Is it possible to approach the BelCCI for an opinion recognising sanctions as force majeure circumstances?

When it comes to qualifying sanctions as force majeure circumstances, in each specific case it is necessary to assess their direct impact on the fulfillment of the contractual obligations by the subject.

Sanctions themselves cannot be considered force majeure if their action has not deprived the party to the contract of the possibility to comply with the contractual obligation. On its official website the BelCCI notes that the sanctions imposed by the European Union, the United States and other countries are considered as a force majeure event in the presence of signs of emergency and inevitability in relation to the obligations of business entities of the Republic of Belarus under civil law.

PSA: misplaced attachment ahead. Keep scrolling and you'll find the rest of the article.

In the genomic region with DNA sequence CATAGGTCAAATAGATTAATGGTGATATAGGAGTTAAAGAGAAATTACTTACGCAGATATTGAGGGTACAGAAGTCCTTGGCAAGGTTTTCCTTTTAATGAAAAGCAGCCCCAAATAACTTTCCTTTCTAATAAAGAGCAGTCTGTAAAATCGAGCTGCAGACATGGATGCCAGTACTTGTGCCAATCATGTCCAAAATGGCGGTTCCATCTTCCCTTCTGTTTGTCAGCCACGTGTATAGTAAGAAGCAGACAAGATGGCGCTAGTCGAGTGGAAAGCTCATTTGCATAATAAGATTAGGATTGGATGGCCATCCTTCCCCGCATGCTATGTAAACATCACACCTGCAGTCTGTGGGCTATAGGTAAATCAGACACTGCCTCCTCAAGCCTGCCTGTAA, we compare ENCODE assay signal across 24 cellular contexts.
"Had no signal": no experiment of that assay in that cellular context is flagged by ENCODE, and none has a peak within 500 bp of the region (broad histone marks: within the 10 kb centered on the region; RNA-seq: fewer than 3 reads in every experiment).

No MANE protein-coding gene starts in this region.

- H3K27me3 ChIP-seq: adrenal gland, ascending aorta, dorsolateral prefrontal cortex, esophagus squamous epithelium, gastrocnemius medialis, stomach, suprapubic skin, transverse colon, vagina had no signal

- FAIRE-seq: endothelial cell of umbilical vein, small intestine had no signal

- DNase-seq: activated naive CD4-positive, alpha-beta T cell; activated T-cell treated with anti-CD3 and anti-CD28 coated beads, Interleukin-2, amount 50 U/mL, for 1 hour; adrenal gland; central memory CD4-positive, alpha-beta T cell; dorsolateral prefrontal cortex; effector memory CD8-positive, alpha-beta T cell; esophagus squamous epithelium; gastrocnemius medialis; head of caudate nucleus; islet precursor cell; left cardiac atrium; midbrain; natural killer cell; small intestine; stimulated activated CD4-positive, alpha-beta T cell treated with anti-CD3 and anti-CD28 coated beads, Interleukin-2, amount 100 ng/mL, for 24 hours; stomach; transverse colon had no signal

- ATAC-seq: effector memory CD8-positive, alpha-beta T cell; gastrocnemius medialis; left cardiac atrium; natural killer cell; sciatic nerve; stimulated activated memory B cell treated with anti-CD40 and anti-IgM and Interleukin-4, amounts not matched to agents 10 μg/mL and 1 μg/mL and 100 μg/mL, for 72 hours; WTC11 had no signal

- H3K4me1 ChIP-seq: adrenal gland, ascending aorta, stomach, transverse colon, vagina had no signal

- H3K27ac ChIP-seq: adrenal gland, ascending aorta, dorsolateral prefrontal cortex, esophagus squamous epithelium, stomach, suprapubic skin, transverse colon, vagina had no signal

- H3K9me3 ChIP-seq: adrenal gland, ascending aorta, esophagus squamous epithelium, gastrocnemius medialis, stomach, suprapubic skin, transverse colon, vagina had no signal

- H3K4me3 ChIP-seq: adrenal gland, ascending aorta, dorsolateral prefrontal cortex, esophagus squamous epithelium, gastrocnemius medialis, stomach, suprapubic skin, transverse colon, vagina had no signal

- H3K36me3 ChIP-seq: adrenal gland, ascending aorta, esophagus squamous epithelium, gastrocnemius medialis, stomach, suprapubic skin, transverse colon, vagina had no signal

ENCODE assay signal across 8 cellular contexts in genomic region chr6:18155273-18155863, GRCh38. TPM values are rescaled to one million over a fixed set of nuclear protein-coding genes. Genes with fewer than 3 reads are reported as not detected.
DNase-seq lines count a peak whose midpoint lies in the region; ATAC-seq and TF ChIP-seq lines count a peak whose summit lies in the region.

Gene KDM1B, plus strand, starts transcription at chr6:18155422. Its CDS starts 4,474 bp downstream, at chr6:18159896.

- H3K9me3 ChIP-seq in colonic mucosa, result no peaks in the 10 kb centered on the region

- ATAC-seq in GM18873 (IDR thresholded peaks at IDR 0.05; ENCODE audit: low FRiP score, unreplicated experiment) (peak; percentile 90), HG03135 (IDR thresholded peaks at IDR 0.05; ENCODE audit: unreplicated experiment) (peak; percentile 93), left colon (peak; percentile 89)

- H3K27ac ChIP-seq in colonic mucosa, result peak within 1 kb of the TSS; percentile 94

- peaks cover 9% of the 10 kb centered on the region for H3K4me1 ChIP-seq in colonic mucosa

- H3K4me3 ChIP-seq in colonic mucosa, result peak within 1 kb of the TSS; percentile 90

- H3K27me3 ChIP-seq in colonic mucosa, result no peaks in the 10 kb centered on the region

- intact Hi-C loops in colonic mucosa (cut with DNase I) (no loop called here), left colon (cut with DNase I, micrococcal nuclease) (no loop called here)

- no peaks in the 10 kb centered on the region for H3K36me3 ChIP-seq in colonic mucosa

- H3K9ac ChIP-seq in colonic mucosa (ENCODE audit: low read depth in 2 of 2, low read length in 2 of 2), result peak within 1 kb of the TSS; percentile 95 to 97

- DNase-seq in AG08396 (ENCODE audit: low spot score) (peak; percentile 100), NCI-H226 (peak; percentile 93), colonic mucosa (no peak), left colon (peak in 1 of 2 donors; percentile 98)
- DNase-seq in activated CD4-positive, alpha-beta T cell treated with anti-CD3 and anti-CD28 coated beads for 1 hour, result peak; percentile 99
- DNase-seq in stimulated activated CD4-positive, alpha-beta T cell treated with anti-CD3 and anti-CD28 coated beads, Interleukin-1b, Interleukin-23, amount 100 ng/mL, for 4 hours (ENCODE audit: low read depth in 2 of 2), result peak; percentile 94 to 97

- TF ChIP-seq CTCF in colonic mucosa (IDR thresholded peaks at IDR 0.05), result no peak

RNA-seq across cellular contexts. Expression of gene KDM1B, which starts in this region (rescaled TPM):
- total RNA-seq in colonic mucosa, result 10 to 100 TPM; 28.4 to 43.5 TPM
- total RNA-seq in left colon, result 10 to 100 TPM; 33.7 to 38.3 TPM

To understand what emergency and inevitability means, one can refer to the model force majeure clause recommended by the International Chamber of Commerce (ICC). Thus, the clause states that “force majeure” means the occurrence of an event or circumstance that prevents or impedes a party from performing one or more of its contractual obligations under the contract, if and to the extent that the party affected by the impediment proves:

  • that such impediment is beyond its reasonable control; and
  • that it could not reasonably have been foreseen at the time of the conclusion of the contract; and
  • that the effects of the impediment could not reasonably have been avoided or overcome by the affected party.

Based on these criteria, it is possible to assess the presence of signs of emergency and inevitability of circumstances that have arisen in relation to the contractual obligations of business entities.

Thus, the BelCCI is competent to testify to the existence of force majeure circumstances caused by the sanctions of foreign states and arising outside the Republic of Belarus, provided that the signs of force majeure described above are present.

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